• See the image projected back onto a screen, wall, or large piece of white paper that you're holding in your free hand. It should be situated about one foot/30 centimeter (11.8 in) from the binoculars' eyepiece. Just move the binoculars around until the Sun's image appears on the card, screen, or wall. The further you hold the card away from the eyepiece, the larger the image will be.
    • When you get used to using this method, try fixing the binoculars to something like a tripod or propping them up against a chair or table. The image will benefit from the increased steadiness.
    • If you're using this method to observe the Sun during a non-eclipse time, shift the binoculars away from the Sun every minute to prevent overheating of the equipment. Give the optical equipment a rest for a minute or so before trying again.
  5. Image titled View the Sun Step 5
    Use welder's glass. Shade number 14 welder's glass is one of the most affordable and widely available filters you can use to observe the Sun with unaided eyes.[4] The glass must completely cover your eyes at all times of observation. Such a filter can also be added to the front of your binocular objectives. [5] Again, both the lenses must be covered and if the filter can only cover one lens, cap the other one.
  6. Image titled View the Sun Step 6
    Use mounted filters. At this point, things start getting quite expensive and tend to be in the realm of the dedicated amateur astronomer or similar hobbyist prepared to outlay money for expensive equipment. There are telescopes and binoculars that come with built-in solar filters for a price; you're only likely to want one of these if you're a permanent amateur astronomer. And there are also filters that can be purchased for mounting on existing telescopes and binoculars; solar filters are actually the best choice for large telescopes because as well as protecting your eyes, they protect the lens of the telescope (see "Warnings" below). There are several important warnings here; the first is that you must be absolutely sure that the filter is a proper solar filter, as ordinary photographic filters will not filter the dangerous rays. Second, the filter must fit your brand and type of equipment perfectly. Always buy the filter from a reputable dealer; if you have any concerns about the safety of the filter, do not use it and if you need advice, take it to your local planetarium or astronomy club for expert advice. And if money is no object, the top of the line solar filter that will guarantee great detail and the ability to see prominences on the Sun itself is an H-alpha (hydrogen alpha) filter, costing at least US$1,000 up. [6] Some things to bear in mind when mounting the special solar filters:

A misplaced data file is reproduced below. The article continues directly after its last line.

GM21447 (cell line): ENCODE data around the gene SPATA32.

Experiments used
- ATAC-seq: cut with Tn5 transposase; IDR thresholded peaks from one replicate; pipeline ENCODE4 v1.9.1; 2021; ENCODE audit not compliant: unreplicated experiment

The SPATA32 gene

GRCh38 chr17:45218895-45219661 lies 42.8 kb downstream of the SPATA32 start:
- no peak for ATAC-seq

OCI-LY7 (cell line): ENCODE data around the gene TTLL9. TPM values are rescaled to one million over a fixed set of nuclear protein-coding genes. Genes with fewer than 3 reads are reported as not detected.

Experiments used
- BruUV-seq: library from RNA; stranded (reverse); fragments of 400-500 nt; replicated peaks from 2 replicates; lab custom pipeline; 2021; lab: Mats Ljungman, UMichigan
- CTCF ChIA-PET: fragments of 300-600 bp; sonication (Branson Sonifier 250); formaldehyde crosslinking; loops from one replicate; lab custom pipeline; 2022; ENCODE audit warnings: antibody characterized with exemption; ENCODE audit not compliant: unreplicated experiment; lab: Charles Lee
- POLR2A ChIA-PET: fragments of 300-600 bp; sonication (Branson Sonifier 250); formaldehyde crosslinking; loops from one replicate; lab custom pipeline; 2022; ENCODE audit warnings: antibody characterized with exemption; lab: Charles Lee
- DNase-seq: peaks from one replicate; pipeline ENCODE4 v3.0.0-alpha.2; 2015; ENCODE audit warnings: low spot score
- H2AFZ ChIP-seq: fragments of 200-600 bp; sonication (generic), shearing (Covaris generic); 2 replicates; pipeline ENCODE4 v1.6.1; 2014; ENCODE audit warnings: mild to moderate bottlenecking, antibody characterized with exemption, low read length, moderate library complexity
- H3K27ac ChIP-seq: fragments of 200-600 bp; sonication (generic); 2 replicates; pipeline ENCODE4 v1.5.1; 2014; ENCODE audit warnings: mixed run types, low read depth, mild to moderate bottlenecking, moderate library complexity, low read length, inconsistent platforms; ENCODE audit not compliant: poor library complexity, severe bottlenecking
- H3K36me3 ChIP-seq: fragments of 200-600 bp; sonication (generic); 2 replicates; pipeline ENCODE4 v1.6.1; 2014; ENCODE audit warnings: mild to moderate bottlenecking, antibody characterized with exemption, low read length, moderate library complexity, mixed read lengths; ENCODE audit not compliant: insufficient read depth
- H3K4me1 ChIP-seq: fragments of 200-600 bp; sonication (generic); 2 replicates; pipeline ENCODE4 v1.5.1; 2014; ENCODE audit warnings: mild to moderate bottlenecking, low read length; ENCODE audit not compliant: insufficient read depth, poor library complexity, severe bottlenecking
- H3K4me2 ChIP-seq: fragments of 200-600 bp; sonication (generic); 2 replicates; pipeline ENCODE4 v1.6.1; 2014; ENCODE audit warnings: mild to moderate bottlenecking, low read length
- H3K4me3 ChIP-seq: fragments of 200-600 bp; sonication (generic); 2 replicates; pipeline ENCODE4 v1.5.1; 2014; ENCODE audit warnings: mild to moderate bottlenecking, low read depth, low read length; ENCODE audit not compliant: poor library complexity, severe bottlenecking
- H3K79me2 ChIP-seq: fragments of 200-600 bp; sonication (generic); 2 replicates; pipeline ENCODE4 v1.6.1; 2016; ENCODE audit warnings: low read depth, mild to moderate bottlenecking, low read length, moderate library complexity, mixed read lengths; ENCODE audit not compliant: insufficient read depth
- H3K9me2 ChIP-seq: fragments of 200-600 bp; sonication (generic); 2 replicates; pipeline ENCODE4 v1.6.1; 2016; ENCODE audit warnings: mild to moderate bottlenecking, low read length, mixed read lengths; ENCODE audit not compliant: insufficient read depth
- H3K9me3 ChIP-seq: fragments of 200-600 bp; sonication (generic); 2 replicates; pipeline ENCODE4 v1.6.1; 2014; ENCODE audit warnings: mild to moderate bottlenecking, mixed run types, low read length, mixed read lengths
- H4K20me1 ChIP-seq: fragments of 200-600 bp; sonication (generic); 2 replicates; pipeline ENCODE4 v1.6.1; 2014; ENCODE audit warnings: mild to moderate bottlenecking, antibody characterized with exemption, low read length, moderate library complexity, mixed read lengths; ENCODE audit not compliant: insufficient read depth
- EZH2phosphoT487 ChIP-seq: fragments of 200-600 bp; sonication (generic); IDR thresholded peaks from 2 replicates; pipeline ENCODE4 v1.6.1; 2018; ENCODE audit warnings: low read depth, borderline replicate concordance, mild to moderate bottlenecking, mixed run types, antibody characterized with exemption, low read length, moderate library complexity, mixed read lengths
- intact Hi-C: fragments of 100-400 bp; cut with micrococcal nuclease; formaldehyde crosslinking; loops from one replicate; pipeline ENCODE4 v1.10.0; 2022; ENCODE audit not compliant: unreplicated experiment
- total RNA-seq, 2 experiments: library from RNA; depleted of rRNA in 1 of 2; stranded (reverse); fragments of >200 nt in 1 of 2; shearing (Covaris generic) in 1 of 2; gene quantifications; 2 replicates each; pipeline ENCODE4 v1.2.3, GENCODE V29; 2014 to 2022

• Check for surface damage prior to mounting. Mylar is easy to puncture or rip and if that has happened, the filter cannot be used.[7]
    • Be sure that the filter is secure once on; if you need to tape it as well as mount it to ensure that it won't come off or loosen, then do so.
    • Although there are filters that screw into the eyepiece end of the filter, do not use such filters on the eyepiece end of binoculars or telescopes. The focused light can burn through or crack the filter at this end owing to the intense heat of the Sun being concentrated; just the tiniest crack or separation in the filter can permanently damage your eyes.


  • Watching the Sun may damage your eyesight. It's much worse if you do it with a telescope: it's like having an eye as big as the lens.

Things You'll Need

  • Solar filters
  • Pinhole projector materials
  • Other suitable viewers as outlined.

Sources and Citations

  1. CSIRO,
  2. CSIRO,
  3. Stephen James O'Meara, Exploring the Solar System with Binoculars, p. 6, (2010), ISBN 978-0-521-74128-6
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Categories: Astronomy